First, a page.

June 2008

Rick Bragg

Paternal instincts
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When he was a child, growing up dirt-poor in a small Alabama town, Rick Bragg seldom had any coins jingling in his pocket. But even if he had, he would never have spent a penny on a Father's Day card.

As Bragg chronicled so eloquently in his best-selling memoir, All Over but the Shoutin' (1997), his father was a hard-fisted, abusive alcoholic whose lust for whiskey far outweighed any feeling of obligation to his family. When he finally abandoned his wife and three sons, young Rick had scant good memories of Charles Bragg, none of them worthy of a card celebrating fatherhood.

But at age 46, Rick Bragg inherited his own son when the confirmed bachelor surprised himself and everyone else by marrying a tall, red-headed woman, who was "just a little bit slinky." Stumbling into the role of stepfather to a 10-year-old boy not only made Bragg examine his position in this new relationship, it also made him want to learn more about his own father. The result is the third in his series of family memoirs, The Prince of Frogtown.

Speaking from his office at the University of Alabama in Tuscaloosa, where he is a professor of writing (a title he finds quite amusing), Bragg elaborated on his desire to investigate the life of a man he reviled in his first memoir a decade ago.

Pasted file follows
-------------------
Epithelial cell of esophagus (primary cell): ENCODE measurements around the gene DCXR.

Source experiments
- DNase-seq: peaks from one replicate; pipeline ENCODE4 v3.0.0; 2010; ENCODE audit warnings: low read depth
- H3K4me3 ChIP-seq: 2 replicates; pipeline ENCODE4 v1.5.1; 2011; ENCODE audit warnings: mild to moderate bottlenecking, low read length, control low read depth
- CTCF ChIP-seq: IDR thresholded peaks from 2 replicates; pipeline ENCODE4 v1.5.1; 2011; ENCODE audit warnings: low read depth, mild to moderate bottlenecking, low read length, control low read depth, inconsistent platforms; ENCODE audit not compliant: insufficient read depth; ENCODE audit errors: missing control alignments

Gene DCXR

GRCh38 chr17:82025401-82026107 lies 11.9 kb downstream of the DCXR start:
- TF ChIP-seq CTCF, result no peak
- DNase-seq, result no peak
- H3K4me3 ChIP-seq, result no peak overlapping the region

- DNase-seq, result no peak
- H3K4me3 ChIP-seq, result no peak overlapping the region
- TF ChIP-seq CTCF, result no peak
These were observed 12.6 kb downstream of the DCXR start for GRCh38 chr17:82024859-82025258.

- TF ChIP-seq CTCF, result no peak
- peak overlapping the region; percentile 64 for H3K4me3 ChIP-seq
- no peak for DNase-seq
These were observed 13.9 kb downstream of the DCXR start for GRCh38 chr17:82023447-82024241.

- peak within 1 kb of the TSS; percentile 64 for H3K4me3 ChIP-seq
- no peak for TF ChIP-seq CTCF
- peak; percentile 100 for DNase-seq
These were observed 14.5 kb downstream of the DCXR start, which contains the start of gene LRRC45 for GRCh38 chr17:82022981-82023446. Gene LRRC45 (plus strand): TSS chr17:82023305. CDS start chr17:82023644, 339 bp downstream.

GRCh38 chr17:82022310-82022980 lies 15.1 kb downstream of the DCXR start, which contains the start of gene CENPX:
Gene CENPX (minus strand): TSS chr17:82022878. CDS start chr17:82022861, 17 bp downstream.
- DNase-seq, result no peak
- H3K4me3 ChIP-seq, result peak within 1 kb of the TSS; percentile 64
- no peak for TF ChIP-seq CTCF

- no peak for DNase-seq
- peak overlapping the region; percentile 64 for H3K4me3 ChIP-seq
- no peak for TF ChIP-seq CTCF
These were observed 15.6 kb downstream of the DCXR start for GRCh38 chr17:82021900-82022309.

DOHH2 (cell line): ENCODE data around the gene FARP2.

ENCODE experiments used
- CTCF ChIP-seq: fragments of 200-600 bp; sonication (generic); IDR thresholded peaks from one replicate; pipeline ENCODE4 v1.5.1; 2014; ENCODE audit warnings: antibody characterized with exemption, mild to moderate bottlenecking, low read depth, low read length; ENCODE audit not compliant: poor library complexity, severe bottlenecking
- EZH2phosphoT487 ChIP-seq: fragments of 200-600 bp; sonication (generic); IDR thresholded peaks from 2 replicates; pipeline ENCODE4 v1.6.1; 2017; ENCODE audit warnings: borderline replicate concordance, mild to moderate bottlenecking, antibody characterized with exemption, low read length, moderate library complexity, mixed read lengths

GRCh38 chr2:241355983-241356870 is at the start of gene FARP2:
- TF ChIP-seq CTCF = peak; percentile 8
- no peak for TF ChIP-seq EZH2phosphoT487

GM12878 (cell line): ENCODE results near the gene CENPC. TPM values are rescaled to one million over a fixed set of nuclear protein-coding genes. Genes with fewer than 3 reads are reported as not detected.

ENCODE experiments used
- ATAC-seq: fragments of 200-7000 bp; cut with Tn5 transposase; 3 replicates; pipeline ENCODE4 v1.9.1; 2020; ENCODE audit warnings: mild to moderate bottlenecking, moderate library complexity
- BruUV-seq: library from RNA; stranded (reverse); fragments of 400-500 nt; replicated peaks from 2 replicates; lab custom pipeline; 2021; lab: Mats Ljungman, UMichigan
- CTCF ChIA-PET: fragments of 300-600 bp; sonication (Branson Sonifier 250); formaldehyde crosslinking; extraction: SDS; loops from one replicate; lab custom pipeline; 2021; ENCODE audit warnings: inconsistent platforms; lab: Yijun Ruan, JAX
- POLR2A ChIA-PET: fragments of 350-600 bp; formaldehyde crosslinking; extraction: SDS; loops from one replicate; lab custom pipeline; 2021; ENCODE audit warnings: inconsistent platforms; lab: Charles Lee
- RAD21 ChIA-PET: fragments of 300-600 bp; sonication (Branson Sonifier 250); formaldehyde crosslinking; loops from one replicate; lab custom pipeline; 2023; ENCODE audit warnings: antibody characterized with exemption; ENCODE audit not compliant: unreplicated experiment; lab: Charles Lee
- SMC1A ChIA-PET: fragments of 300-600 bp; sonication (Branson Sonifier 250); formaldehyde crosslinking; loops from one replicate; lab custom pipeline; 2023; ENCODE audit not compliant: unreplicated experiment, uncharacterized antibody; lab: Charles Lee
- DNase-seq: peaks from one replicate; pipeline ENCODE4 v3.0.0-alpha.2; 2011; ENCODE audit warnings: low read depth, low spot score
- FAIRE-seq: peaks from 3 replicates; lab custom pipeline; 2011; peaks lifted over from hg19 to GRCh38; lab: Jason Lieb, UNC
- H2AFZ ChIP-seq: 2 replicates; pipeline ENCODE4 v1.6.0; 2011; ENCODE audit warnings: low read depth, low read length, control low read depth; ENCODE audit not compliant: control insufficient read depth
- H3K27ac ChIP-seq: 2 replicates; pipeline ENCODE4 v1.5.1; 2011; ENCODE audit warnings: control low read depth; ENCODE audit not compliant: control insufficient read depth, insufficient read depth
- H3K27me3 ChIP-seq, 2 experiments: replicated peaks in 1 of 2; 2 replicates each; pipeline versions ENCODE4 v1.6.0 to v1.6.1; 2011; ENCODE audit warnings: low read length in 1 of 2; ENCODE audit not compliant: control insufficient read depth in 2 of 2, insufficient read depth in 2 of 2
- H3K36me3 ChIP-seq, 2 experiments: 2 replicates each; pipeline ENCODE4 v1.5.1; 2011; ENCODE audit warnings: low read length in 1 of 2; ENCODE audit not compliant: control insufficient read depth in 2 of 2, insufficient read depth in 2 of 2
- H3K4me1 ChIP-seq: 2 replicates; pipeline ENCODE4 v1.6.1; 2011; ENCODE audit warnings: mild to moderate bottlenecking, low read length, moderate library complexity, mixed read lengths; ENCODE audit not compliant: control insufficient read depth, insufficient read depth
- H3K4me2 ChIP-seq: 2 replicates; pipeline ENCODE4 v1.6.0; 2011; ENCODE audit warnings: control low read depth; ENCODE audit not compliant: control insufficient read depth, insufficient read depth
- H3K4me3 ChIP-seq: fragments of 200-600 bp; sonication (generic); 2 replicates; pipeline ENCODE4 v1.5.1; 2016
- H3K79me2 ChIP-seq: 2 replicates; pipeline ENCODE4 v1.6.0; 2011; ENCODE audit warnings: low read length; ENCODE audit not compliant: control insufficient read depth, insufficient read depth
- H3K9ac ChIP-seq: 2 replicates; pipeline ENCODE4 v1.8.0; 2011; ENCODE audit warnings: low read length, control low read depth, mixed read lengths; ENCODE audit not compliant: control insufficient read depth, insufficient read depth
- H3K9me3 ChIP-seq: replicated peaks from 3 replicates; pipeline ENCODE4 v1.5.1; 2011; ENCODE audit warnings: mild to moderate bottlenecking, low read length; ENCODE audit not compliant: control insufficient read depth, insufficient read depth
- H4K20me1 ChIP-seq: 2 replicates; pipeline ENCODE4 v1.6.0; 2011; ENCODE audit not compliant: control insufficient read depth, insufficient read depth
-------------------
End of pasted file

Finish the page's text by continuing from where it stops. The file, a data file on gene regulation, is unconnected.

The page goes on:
"I'm older now and having a boy of my own makes me look at things differently," Bragg says. "I did not want to vanish from this world and have people believe that was all he was. As I said in the book, I've written an awful lot about people in prison, and I've written how they're there for their worst moment on earth – because they caught their wife cheating on them, or they saw some ugly look, you know, and they did something that brands them and sums them up forever. But it's not all they are. I guess in a way we were my daddy's worst moment. But it's not all he was, and I wanted to find people who would say something good about him. And I did." For three years Bragg tracked down his father's friends and the family members who knew him before alcohol turned him into the bitter, brutal man Bragg remembers.

"More than anything, I wanted to write about my daddy as a little boy because I didn't know anything about him. He never said to me, 'When I was a boy, I did this.' I wanted to see what he was like as a 12-year-old, I wanted to see what he was like as a teenager. And now I know." Although he grew up near Jacksonville, Alabama, the mill town where his father spent most of his life, Bragg felt that to understand the man he needed to know more about the people whose lives depended upon its giant textile factory. Talking to the workers who breathed cotton dust day after day to earn their paltry paychecks made Rick's admiration for them turn into something much deeper.

"People sometimes talk about Southerners and working-class folks, blue-collar folks, with this kind of hokey charm – aren't they quaint? Well, you know, people bled into their machines, they lost pieces of themselves at work, they stood over these machines for 12 hours at a time and did a job that quite frankly, most people just aren't tough enough to do," Bragg says.